Discover The Latest Customer Experience Best Practices From Our 2018 Study


In today’s business environment, competing based on offering the best product – or selling a product for the best price – is no longer adequate to maintain a competitive advantage over the long-term. It is for this reason that business leaders are increasingly seeing customer experience as the key battleground.

As a result, sales organisations are increasing investment in customer service training and coaching, in an effort to improve customer service skills. However, delivering a great customer experience goes beyond traditional customer service and encompasses every stage a customer passes through on their way to a purchase.

In this article, we take a closer look at four best practices to ensure you deliver a great customer experience.

1. Executive Ownership of the Customer Experience

In order to deliver the very best customer experience, it is imperative that you gain executive buy-in and, beyond that, executive ownership of the customer experience. Indeed, according to the findings published in the CSO Insights 2018 Customer Experience Study, there is a link between this approach and CX success.

The study itself divided organisations into two groups: ‘leader’ organisations, who had experienced an increase in customer satisfaction over recent years, and ‘laggard’ organisations, whose customer satisfaction levels had either remained the same or declined in the years prior to their participation in the study.

Among the ‘leader’ group, 73 percent stated that their senior leaders viewed customer loyalty as the core to business success and 56 percent said their leaders budget the money and resources needed to improve the customer experience. Among ‘laggard’ companies, these figures were 56 percent and 26 percent, respectively.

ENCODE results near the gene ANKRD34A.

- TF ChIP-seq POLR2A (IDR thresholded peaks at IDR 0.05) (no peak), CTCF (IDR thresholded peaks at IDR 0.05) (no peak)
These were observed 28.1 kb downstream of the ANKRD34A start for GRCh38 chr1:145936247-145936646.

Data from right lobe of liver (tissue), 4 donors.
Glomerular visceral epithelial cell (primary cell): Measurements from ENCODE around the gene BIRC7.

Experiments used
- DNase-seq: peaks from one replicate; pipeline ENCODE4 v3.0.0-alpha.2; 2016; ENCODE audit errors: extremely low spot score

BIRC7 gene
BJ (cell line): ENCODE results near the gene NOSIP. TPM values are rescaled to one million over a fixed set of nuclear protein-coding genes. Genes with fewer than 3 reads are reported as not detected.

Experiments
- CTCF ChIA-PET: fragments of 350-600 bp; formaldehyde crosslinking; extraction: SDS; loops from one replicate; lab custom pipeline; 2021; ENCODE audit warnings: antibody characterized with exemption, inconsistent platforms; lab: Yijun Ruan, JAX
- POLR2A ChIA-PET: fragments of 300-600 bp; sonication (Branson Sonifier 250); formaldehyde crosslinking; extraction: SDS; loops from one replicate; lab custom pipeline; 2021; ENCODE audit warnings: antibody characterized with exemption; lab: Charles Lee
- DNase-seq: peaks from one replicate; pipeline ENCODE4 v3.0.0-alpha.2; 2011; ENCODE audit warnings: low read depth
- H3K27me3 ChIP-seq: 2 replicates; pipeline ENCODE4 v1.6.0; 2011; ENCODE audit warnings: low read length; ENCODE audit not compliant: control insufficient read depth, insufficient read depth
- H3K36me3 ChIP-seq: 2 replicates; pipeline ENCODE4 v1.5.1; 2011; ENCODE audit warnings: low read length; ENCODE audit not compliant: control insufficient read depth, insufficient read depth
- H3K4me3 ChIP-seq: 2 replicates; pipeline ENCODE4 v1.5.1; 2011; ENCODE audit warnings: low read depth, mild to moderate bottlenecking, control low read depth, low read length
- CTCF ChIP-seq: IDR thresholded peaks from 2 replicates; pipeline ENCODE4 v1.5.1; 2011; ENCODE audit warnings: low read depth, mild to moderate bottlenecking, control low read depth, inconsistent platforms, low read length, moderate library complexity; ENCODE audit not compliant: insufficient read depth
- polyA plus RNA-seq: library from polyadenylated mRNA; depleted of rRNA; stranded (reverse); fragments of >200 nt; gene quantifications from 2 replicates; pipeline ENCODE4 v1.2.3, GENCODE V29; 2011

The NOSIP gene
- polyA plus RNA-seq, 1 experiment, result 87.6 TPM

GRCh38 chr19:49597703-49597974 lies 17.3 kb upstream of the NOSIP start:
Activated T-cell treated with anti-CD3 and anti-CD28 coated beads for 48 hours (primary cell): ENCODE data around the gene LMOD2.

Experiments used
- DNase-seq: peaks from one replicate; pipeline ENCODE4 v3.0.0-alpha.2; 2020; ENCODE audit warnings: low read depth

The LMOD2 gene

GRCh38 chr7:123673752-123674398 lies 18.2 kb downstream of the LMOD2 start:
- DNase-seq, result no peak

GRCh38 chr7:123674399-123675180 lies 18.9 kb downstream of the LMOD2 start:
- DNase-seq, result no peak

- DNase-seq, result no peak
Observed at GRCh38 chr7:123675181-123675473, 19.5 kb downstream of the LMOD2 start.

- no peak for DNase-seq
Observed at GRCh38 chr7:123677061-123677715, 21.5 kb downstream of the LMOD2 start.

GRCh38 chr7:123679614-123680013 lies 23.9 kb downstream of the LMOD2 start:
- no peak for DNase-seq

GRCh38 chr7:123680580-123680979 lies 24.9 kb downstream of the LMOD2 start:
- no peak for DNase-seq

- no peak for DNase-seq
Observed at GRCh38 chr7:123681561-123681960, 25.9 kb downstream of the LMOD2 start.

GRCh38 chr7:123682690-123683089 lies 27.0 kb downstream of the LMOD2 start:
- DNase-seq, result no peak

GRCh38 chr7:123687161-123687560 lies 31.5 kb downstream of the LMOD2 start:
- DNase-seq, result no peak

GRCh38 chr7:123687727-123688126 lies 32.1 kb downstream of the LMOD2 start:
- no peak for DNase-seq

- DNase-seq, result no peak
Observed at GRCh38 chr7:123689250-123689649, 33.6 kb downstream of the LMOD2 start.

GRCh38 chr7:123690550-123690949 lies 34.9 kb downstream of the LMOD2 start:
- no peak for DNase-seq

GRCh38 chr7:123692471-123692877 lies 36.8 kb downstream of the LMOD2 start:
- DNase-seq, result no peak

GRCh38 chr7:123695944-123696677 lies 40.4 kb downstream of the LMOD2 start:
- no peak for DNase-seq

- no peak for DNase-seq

It is only when executive ownership exists that a truly cross-functional approach can be adopted. The CSO Insights study also found that among organisations with a CX owner at executive level, who budgeted money and other resources, and with a cross-functional team in place, 85 percent improved customer satisfaction in the past year.

2. Align Customer Experience With Your Brand Promise

Another of the most important best practices is to create a brand promise – essentially, the experience that you promise to deliver your customers each time they interact with your business – and model your CX strategy to ensure that you live up to this promise consistently.

In total, 65 percent of businesses classed as ‘leader organisations’ have a clearly defined and well communicated idea of what the ideal customer experience looks like. By comparison, just 38 percent of ‘laggard’ organisations say the same. Establishing a brand promise and aligning CX to this can help to provide greater clarity.

In addition, the aforementioned CSO Insights 2018 Customer Experience Study found that 63 percent of leader organisations deliver a consistent experience, which lives up to their brand promise.

As an additional incentive to achieve this, the CSO Insights 2017 World-Class Sales Practices Study found that organisations who had a brand promise in place and felt they consistently lived up to it saw higher win rates, quota attainment and revenue results than organisations who did not feel this was the case for them.